Character in Real Life - One-Minute Testimonials

Initiative – A One-Minute Testimonial Announcement

Faith Committee, Character Council of Greater Cincinnati and Northern Kentucky


Contributed from Encyclopedia of 15,000 Illustrations


Thomas Edison (1847-1931) did not give up when his first efforts failed in finding an effective filament for the carbon incandescent lamp. He did countless experiments with countless kinds of materials. As each failed, he would toss it out the window. The pile reached to the second story of his house. Then he sent men to China, Japan, South America, Asia, Jamaica, Ceylon and Burma in search of fibers and grasses to be tested in his laboratory.

One weary day on October 21, 1879-after 13 months of repeated failures-he succeeded in his search for a filament that would stand the stress of electric current. This was how it happened:

Casually picking up a bit of lampblack, he mixed it with tar and rolled it into a thin thread. Then the thought occurred: Why not try a carbonized cotton fiber? For 5 hours he worked, but it broke before he could remove the mold. Two spools of thread were used up. At last a perfect strand emerged-only to be ruined when trying to place it in a glass tube. Edison refused to admit defeat. He continued without sleep for two days and nights. Finally, he managed to slip one of the carbonized threads into a vacuum-sealed bulb. And he turned on the current. “The sight we had so long desired to see finally met our eyes.”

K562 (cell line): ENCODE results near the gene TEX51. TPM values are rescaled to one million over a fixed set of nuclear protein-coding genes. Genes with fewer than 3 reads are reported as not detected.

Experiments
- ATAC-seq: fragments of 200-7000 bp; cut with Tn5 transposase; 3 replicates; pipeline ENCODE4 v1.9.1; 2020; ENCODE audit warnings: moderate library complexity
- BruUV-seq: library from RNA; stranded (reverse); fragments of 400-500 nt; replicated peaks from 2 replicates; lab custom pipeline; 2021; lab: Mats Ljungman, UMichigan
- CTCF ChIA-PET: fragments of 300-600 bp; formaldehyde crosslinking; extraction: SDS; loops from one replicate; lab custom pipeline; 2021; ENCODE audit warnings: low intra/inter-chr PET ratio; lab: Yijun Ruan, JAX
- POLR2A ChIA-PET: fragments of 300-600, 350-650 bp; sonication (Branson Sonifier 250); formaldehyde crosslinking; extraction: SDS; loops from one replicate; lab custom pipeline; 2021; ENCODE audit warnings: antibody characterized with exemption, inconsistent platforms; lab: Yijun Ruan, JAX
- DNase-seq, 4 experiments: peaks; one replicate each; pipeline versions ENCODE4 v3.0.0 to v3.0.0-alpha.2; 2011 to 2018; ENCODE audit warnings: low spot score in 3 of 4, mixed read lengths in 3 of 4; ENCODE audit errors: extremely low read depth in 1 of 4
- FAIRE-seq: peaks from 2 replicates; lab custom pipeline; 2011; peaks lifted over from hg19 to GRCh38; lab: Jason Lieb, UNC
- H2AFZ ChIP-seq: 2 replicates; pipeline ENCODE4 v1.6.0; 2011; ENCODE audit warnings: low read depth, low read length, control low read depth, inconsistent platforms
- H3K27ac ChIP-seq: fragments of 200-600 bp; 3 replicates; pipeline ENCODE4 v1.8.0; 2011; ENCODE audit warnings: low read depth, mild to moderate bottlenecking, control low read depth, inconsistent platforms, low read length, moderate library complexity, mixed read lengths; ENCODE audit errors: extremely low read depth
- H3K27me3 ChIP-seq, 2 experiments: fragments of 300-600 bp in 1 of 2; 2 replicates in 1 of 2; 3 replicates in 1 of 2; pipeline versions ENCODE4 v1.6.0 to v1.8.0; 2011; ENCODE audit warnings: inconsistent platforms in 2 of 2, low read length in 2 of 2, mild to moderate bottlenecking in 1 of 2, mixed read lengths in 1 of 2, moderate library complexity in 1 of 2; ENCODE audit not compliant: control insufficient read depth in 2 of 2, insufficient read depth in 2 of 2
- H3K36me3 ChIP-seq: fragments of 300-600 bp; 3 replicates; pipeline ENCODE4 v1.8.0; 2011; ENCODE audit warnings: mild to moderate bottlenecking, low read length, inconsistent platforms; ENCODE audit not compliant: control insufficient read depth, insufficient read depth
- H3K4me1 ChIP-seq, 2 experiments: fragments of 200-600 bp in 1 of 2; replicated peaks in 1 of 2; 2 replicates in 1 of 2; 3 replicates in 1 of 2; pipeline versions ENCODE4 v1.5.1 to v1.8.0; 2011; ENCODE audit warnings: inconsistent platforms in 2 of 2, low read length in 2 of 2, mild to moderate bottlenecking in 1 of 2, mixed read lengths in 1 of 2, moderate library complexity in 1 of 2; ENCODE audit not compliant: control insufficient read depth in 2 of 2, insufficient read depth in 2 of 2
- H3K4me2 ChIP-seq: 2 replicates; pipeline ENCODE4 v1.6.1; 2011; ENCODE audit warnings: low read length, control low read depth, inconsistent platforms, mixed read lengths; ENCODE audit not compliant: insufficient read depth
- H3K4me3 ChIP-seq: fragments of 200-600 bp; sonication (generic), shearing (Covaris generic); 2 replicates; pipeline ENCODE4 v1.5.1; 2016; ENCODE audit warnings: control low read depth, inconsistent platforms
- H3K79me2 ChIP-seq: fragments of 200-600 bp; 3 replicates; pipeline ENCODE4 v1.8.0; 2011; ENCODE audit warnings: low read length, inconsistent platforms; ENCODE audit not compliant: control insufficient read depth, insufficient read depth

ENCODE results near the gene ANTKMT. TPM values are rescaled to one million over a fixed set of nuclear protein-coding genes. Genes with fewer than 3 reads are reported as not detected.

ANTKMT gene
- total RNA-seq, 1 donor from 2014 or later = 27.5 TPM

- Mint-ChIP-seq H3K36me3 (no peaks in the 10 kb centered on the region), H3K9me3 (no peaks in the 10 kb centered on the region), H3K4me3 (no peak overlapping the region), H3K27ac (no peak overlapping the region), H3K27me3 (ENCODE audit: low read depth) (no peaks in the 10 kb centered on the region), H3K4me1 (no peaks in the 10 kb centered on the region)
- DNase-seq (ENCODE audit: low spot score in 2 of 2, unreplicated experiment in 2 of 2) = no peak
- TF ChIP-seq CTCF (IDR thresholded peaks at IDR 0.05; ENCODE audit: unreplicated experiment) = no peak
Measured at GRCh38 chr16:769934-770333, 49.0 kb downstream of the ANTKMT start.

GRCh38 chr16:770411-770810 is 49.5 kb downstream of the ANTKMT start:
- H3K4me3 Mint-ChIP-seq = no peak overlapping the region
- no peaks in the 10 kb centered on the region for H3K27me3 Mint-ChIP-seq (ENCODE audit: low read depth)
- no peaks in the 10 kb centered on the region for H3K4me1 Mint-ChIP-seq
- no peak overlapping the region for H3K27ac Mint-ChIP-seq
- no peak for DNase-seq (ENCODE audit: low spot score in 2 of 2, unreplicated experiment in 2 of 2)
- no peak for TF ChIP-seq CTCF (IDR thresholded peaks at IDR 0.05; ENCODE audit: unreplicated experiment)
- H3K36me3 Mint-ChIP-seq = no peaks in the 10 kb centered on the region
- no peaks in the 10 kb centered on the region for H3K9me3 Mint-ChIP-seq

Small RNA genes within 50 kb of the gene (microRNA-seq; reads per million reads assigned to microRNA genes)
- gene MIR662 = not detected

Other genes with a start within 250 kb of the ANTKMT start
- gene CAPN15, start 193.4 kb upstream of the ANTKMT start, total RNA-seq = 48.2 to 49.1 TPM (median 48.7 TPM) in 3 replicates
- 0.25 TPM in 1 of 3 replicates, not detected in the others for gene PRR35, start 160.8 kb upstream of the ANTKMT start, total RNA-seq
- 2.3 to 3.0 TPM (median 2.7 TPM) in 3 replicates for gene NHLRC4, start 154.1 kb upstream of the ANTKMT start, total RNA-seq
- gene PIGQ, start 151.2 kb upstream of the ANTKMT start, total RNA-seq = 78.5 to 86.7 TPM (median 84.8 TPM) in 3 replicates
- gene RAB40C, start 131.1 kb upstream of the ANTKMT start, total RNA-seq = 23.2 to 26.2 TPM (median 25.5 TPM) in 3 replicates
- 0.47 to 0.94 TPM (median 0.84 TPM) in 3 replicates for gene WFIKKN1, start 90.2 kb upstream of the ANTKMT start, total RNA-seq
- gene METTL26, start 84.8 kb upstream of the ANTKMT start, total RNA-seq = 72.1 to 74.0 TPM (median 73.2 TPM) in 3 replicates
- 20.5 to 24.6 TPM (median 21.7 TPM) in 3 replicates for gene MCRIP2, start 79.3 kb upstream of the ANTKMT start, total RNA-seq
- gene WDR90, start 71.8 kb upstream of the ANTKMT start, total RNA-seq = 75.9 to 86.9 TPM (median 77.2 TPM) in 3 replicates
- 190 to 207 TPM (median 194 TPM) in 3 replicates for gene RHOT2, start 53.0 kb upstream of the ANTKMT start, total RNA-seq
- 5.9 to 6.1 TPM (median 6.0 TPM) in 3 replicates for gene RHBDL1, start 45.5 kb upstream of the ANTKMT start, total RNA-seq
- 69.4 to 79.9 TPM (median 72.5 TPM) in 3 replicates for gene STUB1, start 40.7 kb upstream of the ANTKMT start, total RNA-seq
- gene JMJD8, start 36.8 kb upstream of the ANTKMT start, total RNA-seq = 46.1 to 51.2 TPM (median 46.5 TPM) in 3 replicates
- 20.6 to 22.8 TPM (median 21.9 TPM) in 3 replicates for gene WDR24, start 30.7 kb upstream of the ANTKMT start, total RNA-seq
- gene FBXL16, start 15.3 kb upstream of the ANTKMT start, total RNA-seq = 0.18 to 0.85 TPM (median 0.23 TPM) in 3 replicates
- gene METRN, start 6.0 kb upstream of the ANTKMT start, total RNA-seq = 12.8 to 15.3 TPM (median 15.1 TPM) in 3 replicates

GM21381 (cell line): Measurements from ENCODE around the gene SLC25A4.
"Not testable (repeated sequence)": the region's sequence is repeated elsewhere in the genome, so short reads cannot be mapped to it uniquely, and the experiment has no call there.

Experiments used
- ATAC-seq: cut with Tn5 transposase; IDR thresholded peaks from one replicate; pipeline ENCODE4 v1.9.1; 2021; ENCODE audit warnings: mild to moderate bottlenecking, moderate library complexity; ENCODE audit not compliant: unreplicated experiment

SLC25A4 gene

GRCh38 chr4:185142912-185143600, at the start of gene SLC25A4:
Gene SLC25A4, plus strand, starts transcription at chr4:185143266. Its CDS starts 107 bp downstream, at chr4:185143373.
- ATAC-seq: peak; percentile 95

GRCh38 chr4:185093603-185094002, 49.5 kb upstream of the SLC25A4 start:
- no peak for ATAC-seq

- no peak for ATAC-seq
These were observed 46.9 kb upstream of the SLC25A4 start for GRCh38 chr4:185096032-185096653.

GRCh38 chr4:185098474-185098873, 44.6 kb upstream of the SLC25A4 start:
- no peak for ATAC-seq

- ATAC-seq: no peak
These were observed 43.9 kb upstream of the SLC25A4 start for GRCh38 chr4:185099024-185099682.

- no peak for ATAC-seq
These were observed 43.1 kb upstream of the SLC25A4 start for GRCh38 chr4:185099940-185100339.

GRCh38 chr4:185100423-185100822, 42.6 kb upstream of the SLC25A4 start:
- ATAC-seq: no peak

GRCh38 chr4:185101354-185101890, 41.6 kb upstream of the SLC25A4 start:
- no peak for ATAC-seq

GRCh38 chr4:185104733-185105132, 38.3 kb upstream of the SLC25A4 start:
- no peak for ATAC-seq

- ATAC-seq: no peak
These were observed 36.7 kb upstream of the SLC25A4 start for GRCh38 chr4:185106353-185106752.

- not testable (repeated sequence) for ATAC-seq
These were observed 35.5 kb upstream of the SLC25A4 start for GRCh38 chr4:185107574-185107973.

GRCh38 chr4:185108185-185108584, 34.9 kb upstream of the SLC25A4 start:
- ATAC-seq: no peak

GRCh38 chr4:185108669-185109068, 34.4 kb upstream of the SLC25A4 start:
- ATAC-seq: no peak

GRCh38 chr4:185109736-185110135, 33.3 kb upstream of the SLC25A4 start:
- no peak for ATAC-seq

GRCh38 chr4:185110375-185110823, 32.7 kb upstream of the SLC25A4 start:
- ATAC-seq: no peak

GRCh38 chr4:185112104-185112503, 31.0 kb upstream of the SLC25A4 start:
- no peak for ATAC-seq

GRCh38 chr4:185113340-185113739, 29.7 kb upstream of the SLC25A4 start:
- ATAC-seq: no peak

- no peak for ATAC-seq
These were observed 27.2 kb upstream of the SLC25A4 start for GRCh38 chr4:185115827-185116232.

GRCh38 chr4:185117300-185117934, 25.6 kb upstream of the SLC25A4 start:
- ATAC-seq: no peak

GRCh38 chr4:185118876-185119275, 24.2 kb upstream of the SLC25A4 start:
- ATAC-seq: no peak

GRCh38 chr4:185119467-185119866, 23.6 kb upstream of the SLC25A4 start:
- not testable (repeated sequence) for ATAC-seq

His initiative and persistence amidst such discouraging odds has given the world the wonderful electric light!

[Adapted with permission from Encyclopedia of 15,000 Illustrations, by Paul Lee Tan, Bible Communications, Inc., Dallas, TX, 1998, #9262]



This material is published by the Faith Committee of the Character Council of Greater Cincinnati and Northern Kentucky. Reproduction and Adaptation is encouraged.